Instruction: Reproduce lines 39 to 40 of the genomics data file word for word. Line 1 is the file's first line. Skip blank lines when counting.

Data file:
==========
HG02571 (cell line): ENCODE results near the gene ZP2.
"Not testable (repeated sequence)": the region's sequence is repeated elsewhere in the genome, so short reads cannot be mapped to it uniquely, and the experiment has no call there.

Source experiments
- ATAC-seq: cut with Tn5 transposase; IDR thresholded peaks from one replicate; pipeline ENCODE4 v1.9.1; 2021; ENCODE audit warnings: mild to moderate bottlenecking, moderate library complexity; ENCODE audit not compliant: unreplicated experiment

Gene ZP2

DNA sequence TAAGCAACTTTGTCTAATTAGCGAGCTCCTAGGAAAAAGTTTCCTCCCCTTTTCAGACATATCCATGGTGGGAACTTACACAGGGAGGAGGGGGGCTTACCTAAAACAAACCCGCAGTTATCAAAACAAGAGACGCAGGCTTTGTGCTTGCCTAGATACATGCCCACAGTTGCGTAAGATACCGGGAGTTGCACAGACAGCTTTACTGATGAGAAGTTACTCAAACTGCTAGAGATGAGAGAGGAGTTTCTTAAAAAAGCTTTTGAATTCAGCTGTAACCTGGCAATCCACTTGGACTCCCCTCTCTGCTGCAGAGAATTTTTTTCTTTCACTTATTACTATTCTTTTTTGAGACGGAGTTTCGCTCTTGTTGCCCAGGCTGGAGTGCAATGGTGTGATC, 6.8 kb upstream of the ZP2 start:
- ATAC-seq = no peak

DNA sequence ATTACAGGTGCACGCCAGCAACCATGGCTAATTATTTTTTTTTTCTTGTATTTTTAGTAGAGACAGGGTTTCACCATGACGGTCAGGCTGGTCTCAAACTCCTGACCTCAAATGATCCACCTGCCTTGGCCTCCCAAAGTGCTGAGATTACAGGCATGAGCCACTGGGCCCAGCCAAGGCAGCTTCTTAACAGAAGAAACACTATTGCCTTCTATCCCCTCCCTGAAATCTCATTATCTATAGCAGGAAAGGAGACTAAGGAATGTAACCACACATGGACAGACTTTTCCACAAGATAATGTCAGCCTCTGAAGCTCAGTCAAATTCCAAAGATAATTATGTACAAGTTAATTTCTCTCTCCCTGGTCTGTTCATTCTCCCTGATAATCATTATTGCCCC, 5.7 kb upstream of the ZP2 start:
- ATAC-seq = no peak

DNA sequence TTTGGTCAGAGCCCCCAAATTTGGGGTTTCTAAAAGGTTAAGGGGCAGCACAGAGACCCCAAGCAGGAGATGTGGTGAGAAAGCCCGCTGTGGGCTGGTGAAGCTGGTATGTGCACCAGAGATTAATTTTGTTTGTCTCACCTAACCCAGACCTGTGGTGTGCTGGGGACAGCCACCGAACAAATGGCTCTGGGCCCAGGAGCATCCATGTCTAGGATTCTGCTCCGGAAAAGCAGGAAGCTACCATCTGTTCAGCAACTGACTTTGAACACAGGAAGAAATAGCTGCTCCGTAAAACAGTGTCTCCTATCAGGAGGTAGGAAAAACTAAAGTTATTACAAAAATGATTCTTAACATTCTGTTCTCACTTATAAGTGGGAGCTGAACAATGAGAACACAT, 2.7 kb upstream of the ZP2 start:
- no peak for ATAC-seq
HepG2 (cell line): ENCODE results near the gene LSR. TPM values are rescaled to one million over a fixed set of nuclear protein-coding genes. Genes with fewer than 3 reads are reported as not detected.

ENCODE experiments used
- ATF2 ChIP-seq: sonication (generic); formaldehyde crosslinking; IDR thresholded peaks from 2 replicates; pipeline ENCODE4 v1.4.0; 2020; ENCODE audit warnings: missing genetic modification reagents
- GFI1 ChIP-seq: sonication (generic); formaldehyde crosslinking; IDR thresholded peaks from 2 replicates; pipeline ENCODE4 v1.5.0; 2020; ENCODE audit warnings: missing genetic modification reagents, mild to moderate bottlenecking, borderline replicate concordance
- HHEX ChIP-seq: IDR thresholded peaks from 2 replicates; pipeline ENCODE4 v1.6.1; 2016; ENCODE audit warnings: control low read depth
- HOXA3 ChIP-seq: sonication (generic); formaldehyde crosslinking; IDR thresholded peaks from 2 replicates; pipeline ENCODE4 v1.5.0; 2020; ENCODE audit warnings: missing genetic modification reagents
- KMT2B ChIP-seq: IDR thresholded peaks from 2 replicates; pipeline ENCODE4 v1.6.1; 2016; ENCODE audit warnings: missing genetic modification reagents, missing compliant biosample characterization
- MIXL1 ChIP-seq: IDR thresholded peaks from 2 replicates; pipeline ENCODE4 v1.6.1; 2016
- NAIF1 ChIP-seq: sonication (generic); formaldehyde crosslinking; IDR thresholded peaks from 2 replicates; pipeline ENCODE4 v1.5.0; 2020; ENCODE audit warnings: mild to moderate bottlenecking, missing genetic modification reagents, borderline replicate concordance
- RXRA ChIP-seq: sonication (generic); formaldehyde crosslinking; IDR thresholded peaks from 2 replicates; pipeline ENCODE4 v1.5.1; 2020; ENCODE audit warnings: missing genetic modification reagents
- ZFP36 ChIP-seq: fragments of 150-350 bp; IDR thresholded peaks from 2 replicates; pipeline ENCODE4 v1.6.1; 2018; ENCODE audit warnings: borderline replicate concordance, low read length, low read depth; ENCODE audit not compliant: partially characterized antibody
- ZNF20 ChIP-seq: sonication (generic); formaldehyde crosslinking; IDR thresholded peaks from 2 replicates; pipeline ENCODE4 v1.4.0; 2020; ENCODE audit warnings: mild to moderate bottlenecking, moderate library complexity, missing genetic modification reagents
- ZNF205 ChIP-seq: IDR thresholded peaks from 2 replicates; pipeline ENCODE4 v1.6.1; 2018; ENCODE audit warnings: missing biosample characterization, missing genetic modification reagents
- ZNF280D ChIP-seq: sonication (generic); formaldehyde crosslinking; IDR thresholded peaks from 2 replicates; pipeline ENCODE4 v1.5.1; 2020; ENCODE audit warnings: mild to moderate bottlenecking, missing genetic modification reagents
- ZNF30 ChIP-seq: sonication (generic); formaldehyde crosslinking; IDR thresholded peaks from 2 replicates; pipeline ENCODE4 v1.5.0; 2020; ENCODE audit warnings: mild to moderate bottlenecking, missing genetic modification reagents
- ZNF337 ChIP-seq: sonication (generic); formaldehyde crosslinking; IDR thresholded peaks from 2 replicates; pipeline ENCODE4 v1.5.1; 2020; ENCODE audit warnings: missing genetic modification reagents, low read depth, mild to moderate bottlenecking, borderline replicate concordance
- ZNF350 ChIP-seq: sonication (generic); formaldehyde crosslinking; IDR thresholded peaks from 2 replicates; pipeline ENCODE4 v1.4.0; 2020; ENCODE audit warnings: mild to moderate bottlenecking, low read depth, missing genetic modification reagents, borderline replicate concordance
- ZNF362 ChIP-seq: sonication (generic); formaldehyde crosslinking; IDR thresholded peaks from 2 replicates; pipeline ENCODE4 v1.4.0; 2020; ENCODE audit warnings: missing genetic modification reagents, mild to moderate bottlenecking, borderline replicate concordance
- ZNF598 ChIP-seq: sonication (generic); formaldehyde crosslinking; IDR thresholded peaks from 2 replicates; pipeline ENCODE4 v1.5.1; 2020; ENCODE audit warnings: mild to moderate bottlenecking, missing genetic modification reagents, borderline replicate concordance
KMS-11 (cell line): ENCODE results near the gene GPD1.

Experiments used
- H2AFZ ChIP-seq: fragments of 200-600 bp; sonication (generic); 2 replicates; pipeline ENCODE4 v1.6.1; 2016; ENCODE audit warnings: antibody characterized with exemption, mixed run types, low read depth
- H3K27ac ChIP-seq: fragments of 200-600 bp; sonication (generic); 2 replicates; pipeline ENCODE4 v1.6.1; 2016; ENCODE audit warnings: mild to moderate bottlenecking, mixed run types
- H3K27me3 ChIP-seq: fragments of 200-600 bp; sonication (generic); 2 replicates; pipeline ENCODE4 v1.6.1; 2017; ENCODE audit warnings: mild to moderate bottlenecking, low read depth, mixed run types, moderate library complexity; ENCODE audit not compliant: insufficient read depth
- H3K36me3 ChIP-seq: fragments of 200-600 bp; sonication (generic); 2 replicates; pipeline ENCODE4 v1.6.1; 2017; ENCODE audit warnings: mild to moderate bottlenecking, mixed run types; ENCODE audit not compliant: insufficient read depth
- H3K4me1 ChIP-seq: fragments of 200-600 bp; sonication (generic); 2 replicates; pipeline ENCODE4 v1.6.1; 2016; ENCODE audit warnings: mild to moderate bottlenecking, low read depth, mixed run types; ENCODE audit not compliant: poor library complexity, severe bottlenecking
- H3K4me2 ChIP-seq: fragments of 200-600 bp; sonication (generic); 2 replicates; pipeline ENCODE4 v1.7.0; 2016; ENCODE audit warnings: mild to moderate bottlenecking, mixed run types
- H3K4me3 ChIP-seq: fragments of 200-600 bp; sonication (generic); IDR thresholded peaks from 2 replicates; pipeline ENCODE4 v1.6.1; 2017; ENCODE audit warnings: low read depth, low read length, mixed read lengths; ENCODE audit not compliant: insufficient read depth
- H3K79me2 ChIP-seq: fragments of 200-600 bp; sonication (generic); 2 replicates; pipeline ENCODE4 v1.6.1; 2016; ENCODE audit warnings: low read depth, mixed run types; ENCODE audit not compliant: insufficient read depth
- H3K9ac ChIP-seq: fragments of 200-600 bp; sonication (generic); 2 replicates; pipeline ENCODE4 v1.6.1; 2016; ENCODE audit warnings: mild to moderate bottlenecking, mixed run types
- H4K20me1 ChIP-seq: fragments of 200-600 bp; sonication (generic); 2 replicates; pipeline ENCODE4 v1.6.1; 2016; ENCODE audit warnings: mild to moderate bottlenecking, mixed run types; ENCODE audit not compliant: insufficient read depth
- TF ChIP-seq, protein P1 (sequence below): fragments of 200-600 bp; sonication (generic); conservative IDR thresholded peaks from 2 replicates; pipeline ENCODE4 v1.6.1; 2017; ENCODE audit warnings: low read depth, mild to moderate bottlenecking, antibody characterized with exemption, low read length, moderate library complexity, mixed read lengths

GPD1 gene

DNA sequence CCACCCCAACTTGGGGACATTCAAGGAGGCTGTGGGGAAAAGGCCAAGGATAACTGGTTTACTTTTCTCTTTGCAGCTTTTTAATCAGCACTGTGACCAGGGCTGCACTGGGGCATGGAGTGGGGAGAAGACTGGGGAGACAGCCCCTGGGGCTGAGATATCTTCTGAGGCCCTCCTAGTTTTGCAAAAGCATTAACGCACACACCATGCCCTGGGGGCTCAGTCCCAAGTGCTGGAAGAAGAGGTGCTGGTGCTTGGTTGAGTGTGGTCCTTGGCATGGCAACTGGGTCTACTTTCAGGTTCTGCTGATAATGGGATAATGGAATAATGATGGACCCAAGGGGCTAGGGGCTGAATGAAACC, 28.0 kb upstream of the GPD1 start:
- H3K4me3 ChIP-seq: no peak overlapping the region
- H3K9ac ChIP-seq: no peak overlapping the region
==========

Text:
- H3K4me3 ChIP-seq: fragments of 200-600 bp; sonication (generic); IDR thresholded peaks from 2 replicates; pipeline ENCODE4 v1.6.1; 2017; ENCODE audit warnings: low read depth, low read length, mixed read lengths; ENCODE audit not compliant: insufficient read depth
- H3K79me2 ChIP-seq: fragments of 200-600 bp; sonication (generic); 2 replicates; pipeline ENCODE4 v1.6.1; 2016; ENCODE audit warnings: low read depth, mixed run types; ENCODE audit not compliant: insufficient read depth